Budgeting for child disability: things to think about
If you’re raising a child with disability, it’s likely to affect your family budget. The financial impact will vary depending on your child’s disability. The more severe the disability, the more it will cost you to care for your child.
At the same time as managing extra expenses, you or your partner (if you have one) might need to cut back on working hours or quit altogether to care for your child. It can be hard to make ends meet when you’re dealing with extra expenses and reduced income.
Here are some expenses that you might need to think about:
- a carer for your child so you can take a break
- modifications to your home or car
- private paediatric or specialist services
- the gap between the cost of public health services and what Medicare pays
- home help to care for your child or to help with housework
- aids and equipment (if the costs aren’t fully covered by the health care system).
Many therapy services – like physiotherapy, occupational therapy and speech therapy – are free. But they might have long waiting lists, and if you want additional services you might have to pay.
The professionals you work with can help you figure out the services and equipment you’ll need to help you care for your child, both now and in the future. They might also be able to tell you where you can get financial assistance and other kinds of support.
Tips for managing money
Looking carefully at your financial situation will put you in a good position to make sure you have enough money to cover your costs.
When you’re thinking about anything to do with money, keep in mind that budgets can be really helpful. Start by keeping track of what you spend on different types of expenses for a few weeks – you might be surprised to see where your money is going.
It also helps to think about what’s essential spending for your family and what isn’t. If there’s any spare income after essentials, what do you most want to spend that money on? A savings plan can help you set money aside for unexpected expenses.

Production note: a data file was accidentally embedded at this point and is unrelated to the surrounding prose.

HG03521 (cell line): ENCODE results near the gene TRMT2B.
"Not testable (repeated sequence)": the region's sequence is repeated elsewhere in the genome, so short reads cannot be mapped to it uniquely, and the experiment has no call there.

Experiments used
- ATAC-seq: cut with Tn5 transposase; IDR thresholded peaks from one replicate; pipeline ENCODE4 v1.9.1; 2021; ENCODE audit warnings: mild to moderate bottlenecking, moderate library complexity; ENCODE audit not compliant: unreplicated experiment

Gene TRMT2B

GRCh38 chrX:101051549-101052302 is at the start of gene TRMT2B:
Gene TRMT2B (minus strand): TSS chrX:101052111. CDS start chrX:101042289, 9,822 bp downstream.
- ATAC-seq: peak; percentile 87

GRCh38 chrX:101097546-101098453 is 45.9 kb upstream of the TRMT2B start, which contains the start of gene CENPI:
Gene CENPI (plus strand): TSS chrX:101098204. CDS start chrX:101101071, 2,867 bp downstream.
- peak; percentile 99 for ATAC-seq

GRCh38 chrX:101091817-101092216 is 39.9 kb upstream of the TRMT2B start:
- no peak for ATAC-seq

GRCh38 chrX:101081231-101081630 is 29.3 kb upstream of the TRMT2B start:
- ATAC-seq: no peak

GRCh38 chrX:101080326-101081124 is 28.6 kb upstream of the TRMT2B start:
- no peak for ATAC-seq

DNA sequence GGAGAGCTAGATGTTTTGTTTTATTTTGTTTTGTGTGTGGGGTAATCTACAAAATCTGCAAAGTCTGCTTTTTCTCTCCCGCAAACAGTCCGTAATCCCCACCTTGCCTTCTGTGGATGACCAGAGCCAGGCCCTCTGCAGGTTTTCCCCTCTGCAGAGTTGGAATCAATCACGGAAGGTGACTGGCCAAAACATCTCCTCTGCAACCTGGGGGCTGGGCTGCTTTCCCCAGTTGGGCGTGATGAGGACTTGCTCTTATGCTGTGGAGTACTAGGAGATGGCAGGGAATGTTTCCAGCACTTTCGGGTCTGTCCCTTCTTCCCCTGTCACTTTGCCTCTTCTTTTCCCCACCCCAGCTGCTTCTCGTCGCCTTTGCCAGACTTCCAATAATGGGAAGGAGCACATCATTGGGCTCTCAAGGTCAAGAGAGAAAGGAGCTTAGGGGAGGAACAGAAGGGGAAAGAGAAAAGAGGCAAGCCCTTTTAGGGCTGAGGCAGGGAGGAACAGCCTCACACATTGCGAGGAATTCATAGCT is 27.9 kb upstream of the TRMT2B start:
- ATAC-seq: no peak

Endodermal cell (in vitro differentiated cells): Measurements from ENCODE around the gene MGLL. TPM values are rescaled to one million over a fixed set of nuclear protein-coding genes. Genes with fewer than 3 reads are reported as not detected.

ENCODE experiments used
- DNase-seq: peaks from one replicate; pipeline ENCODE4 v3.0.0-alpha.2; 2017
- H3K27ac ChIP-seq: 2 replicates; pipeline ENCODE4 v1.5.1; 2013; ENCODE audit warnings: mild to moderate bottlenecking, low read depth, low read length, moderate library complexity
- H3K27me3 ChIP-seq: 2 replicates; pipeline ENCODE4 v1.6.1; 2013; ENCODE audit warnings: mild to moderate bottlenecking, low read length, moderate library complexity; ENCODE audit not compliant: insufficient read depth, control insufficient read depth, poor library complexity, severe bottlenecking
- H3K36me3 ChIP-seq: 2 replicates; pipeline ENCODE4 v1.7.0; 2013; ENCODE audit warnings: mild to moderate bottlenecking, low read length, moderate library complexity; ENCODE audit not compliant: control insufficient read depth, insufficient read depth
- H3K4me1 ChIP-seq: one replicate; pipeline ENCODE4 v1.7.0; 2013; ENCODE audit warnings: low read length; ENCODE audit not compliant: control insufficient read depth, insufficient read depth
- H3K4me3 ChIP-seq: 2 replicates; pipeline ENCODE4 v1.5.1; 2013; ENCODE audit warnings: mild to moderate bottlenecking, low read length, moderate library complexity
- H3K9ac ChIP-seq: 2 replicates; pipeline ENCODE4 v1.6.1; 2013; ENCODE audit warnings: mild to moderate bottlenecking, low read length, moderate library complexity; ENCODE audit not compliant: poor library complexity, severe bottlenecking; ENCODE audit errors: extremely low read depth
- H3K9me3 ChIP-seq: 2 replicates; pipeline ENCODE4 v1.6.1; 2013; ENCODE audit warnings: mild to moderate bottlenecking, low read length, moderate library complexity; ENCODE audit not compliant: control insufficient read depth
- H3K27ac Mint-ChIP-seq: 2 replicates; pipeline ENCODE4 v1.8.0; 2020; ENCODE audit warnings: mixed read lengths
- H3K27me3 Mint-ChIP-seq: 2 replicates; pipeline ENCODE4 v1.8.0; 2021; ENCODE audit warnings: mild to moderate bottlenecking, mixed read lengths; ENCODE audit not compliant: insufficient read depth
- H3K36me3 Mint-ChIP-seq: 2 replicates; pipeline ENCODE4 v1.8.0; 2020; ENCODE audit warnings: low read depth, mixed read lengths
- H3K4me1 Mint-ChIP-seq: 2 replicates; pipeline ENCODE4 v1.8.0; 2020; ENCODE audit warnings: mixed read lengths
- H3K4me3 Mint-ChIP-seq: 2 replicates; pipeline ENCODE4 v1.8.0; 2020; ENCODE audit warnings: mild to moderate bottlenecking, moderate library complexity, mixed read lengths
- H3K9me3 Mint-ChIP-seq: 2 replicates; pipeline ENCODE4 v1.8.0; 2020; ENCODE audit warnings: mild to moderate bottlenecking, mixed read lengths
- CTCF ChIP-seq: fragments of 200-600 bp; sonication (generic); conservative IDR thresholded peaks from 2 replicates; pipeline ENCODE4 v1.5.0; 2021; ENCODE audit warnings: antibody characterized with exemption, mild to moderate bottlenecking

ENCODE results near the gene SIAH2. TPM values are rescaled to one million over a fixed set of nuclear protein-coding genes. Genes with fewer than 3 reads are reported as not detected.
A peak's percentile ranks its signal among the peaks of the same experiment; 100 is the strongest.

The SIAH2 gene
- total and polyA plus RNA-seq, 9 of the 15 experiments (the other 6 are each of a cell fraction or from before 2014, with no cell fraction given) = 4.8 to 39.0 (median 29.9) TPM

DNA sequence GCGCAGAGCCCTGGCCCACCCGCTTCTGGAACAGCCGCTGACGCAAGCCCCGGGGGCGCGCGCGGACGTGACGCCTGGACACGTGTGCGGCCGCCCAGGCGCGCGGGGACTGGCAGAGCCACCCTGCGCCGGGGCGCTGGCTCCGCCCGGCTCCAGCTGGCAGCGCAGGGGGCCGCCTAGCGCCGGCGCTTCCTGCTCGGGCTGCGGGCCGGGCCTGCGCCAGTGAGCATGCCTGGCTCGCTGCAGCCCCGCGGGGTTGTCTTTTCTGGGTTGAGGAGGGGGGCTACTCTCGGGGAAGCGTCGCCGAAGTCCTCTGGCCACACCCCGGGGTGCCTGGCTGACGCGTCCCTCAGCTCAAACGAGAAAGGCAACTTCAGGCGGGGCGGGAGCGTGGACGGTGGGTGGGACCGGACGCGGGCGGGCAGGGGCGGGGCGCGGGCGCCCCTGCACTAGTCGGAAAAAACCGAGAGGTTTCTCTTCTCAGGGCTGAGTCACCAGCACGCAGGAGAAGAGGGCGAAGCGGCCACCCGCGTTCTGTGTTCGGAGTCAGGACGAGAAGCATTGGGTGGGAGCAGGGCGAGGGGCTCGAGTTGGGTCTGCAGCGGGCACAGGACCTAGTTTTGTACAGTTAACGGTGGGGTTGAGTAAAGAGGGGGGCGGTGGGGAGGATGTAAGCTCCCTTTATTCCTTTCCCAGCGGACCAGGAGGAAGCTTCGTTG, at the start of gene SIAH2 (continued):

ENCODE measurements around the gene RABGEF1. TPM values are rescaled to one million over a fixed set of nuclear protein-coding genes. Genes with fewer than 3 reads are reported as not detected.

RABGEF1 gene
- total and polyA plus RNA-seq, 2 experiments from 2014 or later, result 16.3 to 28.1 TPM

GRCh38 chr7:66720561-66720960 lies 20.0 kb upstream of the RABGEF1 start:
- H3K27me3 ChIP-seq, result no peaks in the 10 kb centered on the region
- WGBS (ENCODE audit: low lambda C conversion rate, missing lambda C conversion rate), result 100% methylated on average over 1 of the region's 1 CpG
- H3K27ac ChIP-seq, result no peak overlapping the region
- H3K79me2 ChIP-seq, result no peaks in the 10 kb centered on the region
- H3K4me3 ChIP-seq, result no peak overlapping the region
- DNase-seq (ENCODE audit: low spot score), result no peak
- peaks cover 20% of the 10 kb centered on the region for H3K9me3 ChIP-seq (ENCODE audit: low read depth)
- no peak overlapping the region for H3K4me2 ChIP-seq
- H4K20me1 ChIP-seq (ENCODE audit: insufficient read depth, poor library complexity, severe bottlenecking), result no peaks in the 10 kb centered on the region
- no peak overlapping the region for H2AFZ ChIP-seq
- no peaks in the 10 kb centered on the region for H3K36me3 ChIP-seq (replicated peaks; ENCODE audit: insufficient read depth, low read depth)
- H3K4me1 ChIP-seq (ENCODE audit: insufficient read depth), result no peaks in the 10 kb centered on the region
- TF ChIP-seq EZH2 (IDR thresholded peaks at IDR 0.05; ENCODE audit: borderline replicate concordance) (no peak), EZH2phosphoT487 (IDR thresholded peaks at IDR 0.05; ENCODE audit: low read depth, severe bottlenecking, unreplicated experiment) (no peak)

Making the system work for you
Some of your expenses might be tax deductible, depending on your individual circumstances. Talking to a tax agent or accountant could help. Knowing your entitlements and taking advantage of them means extra money in the bank.
If you have private health insurance, compare the benefits and entitlements of different funds. But check the rules for joining different funds and getting money for disability-related expenses.
Information about financial support
It can be hard to work out what financial support you can get to help with raising your child with disability. Our article on navigating the financial support system for child disability can help you get started with Australian, state and territory funding.
You could look at Department of Human Services – People with disability for information about what benefits you might be able to get.
Disability associations can give you information about sources of funding and support for things like low-interest loans to buy equipment. The government department that deals with disability or health in your state or territory can give you more information.
Using a financial planner can also be helpful.
Other parents of children with disability can sometimes offer a wealth of information and support, including advice about financial assistance.
Personal financial advice
Financial advice helps you make decisions about your money. Good advice from an experienced, well-informed financial advisor might help you save money and become more financially secure.
Generally, the only people legally allowed to give personal financial advice are people who work for, or represent, a financial advisory business that holds an Australian financial services (AFS) licence.
Licensed advice covers superannuation, insurance, shares and managed funds, as well as many basic banking products. People who give advice about loans and buying real estate don’t need an AFS licence.
An advisory business that gives personal advice must:
- give personal advice that suits you
- take legal responsibility for its staff and representatives
- act efficiently, honestly and fairly
- meet standards designed to protect you against something going wrong.
You could look into choosing a private financial adviser. Or you can use the Australian Government Financial Information Service. This service is free and available to everybody.
Planning for the future
At some stage in their journey with disability, many families wonder and worry about the future. As part of a personal financial plan, you might want to consider some of the following products to give yourself and your child extra security:
- life insurance
- a will specifically structured to meet the needs of your child with disability
- income, trauma or serious illness insurance policies
- Special Disability Trusts.